4 Ways to Make the Most of the Fundraising Dog Days of December
Sometime this month, you're going to experience the bliss that all fundraisers long for — those few days when you can't do any more to impact 2014 income except hope and pray, and no one else is around with whom to brainstorm 2015 plans. We don't get those "dog days" very often, so it's easy to squander them away. But here are a few ideas to make the most of them, if you're so inclined.
1. First, review your goals.
They may not have seen the light of day since your last review, or you may try to focus on them on a regular basis. Whichever it is (or somewhere in between), pull them out and look them over. Where have you excelled? Yea! Give yourself a round of applause.
What about those that are worthy but haven't yet been accomplished? Decide which one or two to focus on in the coming weeks, and sketch out a plan for making them move from goals to reality.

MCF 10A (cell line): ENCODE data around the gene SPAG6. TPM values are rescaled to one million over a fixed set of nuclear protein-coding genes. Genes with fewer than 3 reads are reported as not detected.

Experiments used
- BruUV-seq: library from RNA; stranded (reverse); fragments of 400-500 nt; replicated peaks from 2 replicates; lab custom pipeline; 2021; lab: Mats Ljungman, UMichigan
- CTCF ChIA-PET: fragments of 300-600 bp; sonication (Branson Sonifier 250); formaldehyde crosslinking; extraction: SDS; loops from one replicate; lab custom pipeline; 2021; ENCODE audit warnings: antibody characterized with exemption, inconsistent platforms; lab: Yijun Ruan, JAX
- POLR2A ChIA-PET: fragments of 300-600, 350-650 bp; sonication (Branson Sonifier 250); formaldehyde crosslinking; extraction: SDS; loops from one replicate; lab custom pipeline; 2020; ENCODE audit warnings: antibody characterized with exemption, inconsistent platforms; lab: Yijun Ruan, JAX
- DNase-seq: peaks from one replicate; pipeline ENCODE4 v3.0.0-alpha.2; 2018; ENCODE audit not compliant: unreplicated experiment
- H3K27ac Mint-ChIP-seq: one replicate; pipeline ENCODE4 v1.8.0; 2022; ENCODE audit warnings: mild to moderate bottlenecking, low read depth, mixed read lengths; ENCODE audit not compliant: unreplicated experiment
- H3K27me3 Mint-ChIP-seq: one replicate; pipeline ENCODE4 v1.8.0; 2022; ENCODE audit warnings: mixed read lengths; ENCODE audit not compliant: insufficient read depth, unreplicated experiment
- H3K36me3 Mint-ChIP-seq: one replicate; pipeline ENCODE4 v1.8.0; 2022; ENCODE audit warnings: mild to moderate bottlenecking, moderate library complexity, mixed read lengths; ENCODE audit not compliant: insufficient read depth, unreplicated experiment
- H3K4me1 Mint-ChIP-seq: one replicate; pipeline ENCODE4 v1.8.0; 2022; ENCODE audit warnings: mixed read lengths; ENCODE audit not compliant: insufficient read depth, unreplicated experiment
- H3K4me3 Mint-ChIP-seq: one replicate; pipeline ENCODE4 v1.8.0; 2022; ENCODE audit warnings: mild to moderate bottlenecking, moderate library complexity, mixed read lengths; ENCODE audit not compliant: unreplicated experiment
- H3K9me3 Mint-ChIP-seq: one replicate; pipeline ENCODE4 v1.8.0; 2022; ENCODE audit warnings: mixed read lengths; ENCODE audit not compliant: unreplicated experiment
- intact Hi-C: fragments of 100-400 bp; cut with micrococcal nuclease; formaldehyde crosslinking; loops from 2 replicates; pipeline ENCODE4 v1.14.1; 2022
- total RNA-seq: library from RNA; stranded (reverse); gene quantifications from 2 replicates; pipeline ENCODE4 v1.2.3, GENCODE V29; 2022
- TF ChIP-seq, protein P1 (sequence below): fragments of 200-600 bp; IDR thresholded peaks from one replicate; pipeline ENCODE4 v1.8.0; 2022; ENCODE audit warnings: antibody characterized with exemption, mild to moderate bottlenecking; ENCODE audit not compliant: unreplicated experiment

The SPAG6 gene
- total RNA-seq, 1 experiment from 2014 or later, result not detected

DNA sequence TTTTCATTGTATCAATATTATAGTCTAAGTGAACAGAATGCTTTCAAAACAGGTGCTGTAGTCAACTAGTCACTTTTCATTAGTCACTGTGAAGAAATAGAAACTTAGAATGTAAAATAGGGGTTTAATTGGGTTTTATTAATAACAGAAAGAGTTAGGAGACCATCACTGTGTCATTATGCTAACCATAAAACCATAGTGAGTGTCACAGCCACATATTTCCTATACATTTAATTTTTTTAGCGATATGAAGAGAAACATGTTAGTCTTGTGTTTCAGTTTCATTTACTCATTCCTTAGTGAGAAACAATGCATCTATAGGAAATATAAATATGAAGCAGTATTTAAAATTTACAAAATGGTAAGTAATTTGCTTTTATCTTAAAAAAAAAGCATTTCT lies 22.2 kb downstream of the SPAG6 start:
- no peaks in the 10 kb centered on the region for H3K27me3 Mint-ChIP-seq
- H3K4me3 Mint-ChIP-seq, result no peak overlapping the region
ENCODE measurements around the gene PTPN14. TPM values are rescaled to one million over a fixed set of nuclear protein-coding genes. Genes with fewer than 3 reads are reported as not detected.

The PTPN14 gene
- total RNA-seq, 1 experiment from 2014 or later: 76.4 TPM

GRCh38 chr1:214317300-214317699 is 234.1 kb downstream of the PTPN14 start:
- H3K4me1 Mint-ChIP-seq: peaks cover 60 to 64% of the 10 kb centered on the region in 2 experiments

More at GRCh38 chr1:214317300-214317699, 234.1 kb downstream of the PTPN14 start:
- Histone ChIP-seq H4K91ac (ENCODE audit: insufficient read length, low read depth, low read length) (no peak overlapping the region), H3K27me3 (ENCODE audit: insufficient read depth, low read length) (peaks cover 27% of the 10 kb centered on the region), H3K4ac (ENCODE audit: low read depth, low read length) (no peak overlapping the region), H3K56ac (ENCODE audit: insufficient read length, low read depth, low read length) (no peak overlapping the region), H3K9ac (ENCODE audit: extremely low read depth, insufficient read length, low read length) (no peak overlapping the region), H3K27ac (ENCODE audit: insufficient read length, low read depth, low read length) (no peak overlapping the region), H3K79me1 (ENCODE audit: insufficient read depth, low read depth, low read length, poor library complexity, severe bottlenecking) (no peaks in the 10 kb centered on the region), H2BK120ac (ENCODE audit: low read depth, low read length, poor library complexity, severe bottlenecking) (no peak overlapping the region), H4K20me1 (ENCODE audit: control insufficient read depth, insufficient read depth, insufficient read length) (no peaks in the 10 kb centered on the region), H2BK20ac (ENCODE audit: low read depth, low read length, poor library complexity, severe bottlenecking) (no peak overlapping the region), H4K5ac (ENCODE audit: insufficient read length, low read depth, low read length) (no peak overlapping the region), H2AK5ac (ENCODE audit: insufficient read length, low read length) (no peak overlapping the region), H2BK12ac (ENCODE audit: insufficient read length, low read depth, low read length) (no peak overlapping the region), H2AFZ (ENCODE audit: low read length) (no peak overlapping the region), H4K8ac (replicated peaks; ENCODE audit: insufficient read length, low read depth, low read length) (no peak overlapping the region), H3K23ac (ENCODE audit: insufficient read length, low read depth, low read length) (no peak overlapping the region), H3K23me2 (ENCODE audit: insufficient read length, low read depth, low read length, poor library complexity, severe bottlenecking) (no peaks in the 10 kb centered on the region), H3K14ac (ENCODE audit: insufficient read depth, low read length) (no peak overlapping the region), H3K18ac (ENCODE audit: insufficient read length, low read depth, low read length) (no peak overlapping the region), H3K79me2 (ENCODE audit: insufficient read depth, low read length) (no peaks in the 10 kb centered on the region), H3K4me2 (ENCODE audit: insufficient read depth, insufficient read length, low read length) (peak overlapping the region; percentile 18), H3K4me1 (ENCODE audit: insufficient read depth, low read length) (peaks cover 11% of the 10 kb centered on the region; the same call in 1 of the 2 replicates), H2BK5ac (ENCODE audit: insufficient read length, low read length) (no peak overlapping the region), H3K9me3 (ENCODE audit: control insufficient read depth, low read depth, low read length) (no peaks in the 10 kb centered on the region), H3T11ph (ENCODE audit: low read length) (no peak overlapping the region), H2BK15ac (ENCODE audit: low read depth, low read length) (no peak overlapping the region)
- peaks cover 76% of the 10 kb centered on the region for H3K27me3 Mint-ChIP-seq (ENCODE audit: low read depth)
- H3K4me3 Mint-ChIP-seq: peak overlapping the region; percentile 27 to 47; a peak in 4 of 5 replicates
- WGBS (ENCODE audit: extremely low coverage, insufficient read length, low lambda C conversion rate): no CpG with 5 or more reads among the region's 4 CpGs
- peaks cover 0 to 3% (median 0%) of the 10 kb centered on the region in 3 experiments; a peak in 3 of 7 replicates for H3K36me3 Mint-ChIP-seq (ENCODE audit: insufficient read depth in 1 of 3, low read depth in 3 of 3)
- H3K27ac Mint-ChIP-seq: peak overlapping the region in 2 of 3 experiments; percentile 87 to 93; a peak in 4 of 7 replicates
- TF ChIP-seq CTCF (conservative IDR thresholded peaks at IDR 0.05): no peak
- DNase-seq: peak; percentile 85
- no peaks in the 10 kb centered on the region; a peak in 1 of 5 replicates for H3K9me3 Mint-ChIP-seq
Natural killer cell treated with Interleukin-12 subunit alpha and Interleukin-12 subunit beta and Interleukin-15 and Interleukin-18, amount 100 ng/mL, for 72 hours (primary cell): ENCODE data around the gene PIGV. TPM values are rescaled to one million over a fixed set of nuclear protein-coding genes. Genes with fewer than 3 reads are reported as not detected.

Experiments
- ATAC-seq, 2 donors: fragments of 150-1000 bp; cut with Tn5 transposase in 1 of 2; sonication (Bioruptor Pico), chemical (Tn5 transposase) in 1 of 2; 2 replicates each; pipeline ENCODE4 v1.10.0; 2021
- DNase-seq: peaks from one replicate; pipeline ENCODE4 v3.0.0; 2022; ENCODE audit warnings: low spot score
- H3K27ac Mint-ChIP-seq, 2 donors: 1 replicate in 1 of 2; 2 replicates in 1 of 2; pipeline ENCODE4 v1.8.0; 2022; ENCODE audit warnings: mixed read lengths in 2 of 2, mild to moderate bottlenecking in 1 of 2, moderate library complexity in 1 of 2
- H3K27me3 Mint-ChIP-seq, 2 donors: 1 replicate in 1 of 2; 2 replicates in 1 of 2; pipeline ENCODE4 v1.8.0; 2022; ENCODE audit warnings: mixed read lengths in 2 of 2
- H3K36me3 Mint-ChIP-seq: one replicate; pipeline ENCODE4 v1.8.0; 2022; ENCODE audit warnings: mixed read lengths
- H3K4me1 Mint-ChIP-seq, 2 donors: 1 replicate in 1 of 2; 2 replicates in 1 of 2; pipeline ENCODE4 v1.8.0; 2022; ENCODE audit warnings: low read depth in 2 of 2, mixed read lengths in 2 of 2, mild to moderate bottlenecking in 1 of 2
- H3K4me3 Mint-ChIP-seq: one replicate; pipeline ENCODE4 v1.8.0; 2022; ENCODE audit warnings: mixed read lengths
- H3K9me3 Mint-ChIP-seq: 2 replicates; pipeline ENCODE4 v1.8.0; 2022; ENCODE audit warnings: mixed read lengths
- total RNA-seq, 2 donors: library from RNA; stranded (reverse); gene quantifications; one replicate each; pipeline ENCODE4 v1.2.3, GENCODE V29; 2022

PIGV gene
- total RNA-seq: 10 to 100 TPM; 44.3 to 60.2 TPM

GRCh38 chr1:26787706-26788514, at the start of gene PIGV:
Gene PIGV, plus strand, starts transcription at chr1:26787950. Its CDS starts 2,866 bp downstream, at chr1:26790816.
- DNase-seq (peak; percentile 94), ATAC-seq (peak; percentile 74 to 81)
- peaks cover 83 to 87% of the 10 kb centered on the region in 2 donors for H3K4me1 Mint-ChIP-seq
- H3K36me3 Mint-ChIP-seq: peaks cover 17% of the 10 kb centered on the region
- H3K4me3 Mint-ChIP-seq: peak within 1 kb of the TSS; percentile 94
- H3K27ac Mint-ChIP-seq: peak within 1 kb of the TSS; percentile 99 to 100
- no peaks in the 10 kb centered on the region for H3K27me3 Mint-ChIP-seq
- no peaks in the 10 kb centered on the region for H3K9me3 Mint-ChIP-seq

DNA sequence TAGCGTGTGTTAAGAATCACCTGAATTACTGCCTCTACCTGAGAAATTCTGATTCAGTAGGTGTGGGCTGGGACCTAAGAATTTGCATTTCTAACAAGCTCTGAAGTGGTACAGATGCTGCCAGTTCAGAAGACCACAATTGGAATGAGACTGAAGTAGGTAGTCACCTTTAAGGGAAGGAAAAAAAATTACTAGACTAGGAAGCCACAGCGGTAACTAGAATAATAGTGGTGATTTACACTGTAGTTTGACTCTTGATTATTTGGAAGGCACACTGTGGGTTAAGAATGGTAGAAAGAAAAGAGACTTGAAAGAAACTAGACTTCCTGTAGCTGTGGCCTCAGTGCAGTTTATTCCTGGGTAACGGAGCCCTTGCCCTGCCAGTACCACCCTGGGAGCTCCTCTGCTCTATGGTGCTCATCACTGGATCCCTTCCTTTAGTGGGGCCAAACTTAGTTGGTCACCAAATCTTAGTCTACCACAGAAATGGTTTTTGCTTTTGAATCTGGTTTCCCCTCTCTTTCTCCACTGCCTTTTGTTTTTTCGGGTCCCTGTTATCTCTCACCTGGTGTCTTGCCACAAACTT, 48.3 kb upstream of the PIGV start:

Goals aren't the "be all and end all" of a fundraiser's life. But if you have thoughtful goals, they can help you grow in your job, and help your organization grow, as well. If the list you're reviewing seems out of touch with reality, consider now how you can change that at your next review. Or, if you don't get a regular review, revise your goals for your own benefit and recommit to them.
2. Say thank you to those who helped you accomplish so much in 2014
The database person who regularly provides the reports and mailing lists, even when you're late with the request. The accounting team member who helps you identify what needs funding and avoid over-funding another project. The people who stayed late or skipped lunch to help stuff an emergency mailing.
Pamela Barden is an independent fundraising consultant focused on direct response. You can read more of her fundraising columns here.